book, the story titled “The Butcher’s Blessing” should be “The Polish Nobleman’s Blessing”. This story thus fits a pattern in which hasidic storytellers take pride in rebbes’ connections with gentile aristocrats.
The mistranslated word is the Yiddish "shlyakhtsits" (in the otherwise Hebrew text of the story). Frustratingly, I had the correct translation, from a Slavic root, in my notes, but in the hurly-burly of preparing the book for publication, an earlier conjecture based on a connection with German schlachten found its way into the text.
Here is the corrected text of the story and my introductory notes, pages 21-22 of Imagining Holiness:
The Polish Nobleman’s Blessing
Source: Michelson, Dover Shalom no. 73
This story about Rebbe Shalom of Belz (1779-1855, progenitor of the Belz dynasty which remains significant in Hasidism today) is relevant to discussions later in this book about the use of talmudic material in stories, and the holiness of the rebbe’s body.
Attitudes toward non-Jews in hasidic stories are multifaceted, including but not limited to hostile dismissiveness. The story right before this one in Dover Shalom proudly depicts a gentile nobleman asking R’ Shalom to heal his insane son; R’ Shalom does so by arranging things so that the dybbuk (possessing spirit) causing the son’s insanity is transferred to a Christian priest. The rebbe explains that the dybbuk is the soul of a deceased Jewish woman who had been that priest’s mistress. In this story, another aristocratic gentile seeks the rebbe’s help. The rebbe will not touch him, reflecting a world-view which associates gentiles with impurity, but will extend help to him – on condition that he will help Jews.
Later in the story the rebbe attempts to keep two of his hasidim from travelling; when they travel anyway, they get lost in a blizzard. Presumably the rebbe foresaw this but did not explicitly warn them about it. This kind of veiled advice or warning is a recurrent theme in hasidic tales; it reinforces the aura of mystery surrounding rebbes and the importance of following their advice even without knowing why.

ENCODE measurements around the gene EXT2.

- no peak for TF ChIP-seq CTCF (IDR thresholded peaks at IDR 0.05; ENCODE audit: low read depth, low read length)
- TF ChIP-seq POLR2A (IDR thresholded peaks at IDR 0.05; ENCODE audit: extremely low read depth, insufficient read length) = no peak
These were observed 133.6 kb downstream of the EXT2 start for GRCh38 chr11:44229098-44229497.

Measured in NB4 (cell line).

The story:
Another time, a Polish nobleman came to the rebbe, sick throughout his body and limbs, heaven protect us. He lay motionless, and could not move a single limb.
Now, the way of the holy rebbe was that when a Jew came to him with an ailment in any limb, he would run his holy hand over the spot that was ailing, and handle it, until it was healed.
But he did not want his holy hand to touch an “uncircumcised,” and he told his servant, R’ Elimelech, to take his handkerchief and run it over the whole body and arms and legs of the sick man, and so he did.
The sick man said that he felt something like a wind leaving his whole body by way of his feet. After that, the holy rebbe told him to try to sit up, and he sat up. After that he told him to try to get down from the wagon and walk around the wagon, and he did. Then the rebbe told him that the rest of his healing would happen in his house, as long as he promised to be good to Jews, and he promised him.
Fifteen years later... [continued in the next "review"!]


In the Marketplace The Stories in Context
Holy Men and Holy Books The Tales the Talmud and Jewish Law
The World as It Is Materiality and the Body
The Wounded Body
Names and Dates

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About the author (2009)

Justin Jaron Lewis is assistant professor of religion, University of Manitoba.